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Implant Devices Performance Requirements

Medical devices that are placed inside a surgically or naturally formed cavity of the human body are considered implants by FDA.1 These can be permanent (e.g., knee implant) or temporary (e.g., chemotherapy ports), and are made from a wide variety of materials. As medical devices, the risks associated with implants include surgical risks during placement or removal, infection, reaction to implant materials, and device failure. The degree of risk of each of these varies based on the location (invasiveness) of the implant and the intended use – implants that support vital life functions, for example, have much higher risks associated with device failure. The higher risk the implant device, the higher the evidentiary expectations when submitting a 510(k) for market clearance.

On September 7 2023, FDA released a draft guidance document entitled: “Evidentiary Expectations for 510(k) Implant Devices.” This draft guidance highlights considerations relevant to all types of implants subject to 510(k) requirements, with a focus on implant devices performance requirements.

x-ray of knee replacement medical device implant

The FDA has issued guidance documents since 1994 outlining requirements for specific implant types (e.g., hydroxyapatite coated orthopedic implants, penile implants, glaucoma implants, breast implants). Additionally, regulations and product codes for these implants may include specific testing requirements for clearance or approval, detailed in special controls.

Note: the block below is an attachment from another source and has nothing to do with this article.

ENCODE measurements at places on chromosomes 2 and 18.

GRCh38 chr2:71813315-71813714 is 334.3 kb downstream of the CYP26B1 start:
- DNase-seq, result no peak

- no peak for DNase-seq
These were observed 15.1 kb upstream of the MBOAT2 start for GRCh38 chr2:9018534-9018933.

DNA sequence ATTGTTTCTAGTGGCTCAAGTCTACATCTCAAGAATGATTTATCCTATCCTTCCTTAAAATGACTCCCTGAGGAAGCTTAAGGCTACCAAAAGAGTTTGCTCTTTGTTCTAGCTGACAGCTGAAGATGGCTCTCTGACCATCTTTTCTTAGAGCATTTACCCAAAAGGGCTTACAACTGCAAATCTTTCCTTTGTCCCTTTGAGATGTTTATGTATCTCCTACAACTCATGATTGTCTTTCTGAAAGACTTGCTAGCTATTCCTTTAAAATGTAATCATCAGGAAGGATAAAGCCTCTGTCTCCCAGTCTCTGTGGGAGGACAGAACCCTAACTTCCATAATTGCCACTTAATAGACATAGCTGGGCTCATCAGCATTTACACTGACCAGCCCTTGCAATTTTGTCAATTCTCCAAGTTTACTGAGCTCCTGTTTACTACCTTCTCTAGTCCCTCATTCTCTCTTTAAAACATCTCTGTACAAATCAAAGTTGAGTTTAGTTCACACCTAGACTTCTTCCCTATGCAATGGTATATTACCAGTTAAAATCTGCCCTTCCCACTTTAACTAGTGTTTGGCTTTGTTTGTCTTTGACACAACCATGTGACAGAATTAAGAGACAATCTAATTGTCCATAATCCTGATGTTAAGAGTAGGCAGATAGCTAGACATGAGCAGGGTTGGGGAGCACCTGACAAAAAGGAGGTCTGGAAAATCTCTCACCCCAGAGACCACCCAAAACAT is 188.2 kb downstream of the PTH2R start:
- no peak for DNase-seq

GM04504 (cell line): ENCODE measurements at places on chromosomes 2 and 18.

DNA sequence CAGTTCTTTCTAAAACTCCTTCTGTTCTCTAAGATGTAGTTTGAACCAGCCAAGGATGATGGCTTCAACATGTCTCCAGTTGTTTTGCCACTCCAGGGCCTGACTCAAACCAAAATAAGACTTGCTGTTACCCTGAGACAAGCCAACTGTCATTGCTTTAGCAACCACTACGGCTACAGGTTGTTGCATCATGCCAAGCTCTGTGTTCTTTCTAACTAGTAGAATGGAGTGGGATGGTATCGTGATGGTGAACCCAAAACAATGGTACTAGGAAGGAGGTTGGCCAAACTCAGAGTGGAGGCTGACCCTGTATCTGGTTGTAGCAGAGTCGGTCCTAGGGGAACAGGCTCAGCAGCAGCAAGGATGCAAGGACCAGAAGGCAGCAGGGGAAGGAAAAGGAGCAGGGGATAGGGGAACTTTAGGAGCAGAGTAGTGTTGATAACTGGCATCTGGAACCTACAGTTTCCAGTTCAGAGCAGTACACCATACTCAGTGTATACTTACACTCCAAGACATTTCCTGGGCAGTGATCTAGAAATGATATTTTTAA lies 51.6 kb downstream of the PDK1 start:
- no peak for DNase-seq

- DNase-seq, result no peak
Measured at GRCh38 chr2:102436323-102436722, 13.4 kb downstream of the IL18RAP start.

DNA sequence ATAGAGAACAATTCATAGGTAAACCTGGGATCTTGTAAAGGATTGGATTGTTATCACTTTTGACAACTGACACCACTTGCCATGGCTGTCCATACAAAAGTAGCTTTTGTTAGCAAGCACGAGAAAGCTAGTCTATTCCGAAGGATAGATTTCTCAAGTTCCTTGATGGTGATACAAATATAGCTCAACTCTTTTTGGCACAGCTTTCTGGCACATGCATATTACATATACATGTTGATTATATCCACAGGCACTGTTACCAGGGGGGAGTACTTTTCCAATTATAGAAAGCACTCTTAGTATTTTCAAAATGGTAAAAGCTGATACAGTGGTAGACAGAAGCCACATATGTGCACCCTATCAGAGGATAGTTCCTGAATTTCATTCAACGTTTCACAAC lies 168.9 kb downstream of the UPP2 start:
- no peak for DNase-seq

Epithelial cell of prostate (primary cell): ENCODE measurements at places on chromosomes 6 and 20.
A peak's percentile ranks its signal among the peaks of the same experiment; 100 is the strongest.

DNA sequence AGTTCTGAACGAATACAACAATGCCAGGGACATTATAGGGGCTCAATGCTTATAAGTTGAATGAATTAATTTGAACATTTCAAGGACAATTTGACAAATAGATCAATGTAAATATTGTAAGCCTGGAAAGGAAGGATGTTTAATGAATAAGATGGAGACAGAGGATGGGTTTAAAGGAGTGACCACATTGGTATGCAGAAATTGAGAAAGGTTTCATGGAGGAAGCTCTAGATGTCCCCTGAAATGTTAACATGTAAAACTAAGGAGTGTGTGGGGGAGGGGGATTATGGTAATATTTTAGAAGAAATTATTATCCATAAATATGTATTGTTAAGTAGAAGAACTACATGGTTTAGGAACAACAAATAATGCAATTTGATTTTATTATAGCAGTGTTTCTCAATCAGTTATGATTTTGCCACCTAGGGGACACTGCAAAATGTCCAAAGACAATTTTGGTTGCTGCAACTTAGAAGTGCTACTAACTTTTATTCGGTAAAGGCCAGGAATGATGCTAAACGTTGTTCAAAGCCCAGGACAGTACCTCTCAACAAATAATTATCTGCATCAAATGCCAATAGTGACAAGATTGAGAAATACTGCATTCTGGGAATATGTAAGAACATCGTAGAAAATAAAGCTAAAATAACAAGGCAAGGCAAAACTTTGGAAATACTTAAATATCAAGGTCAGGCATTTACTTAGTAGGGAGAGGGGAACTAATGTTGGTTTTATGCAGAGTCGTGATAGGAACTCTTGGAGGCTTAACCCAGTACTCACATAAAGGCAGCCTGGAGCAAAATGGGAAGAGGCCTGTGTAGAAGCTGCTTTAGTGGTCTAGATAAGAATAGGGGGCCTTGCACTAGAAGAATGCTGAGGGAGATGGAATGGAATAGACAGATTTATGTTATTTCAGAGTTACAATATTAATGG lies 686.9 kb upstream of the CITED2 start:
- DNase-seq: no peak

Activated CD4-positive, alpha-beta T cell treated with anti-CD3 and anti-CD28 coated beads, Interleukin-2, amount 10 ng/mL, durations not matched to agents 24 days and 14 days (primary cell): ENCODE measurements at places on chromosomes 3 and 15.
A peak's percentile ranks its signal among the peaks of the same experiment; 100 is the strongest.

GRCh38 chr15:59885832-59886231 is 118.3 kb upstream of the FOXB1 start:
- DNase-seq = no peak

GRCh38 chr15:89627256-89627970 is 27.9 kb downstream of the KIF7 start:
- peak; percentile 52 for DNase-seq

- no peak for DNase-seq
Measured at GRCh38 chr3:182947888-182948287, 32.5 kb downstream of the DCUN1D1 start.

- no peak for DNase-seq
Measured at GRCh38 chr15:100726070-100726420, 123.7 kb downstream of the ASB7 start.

Public comments following FDA’s announcement of efforts to modernize the 510(k) pathway for medical devices, in November 2018, specifically highlighted the need for greater transparency in the 510(k) submission process for implants. As a result, on September 7 2023, FDA released a draft guidance document entitled: “Evidentiary Expectations for 510(k) Implant Devices.”2 This draft guidance highlights considerations relevant to all types of implants subject to 510(k) requirements, with a focus on implant devices performance requirements.

The amount and type of performance data needed to demonstrate “substantial equivalence” for an implant varies depending on its specific nature.  This draft guidance serves as a foundational resource, intended to be used alongside more specific guidelines and voluntary consensus standards. The document includes multiple references to these additional resources.

The FDA emphasizes three key factors influencing the performance data required for an implant: indications for use, intended duration of implantation, and anticipated patient and physician experience.

  • Indications for Use: These define the patient population, disease state, and conditions under which the implant will be used. This information is crucial for designing representative performance testing.
  • Duration of Implantation: The required testing will vary depending on how long the implant is intended to last. For example, an implant designed to degrade within 30 days will have different testing requirements than one expected to last for years.
  • Patient and Physician Experience: Risk analysis and required testing must consider the impact of the implant on daily activities (e.g., airport scanners) and medical procedures (e.g., MRIs).

This guidance document summarizes recommended non-clinical performance tests for implants, referencing specific guidelines for each test. Manufacturers may justify omitting a test by submitting a rationale explaining its non-applicability.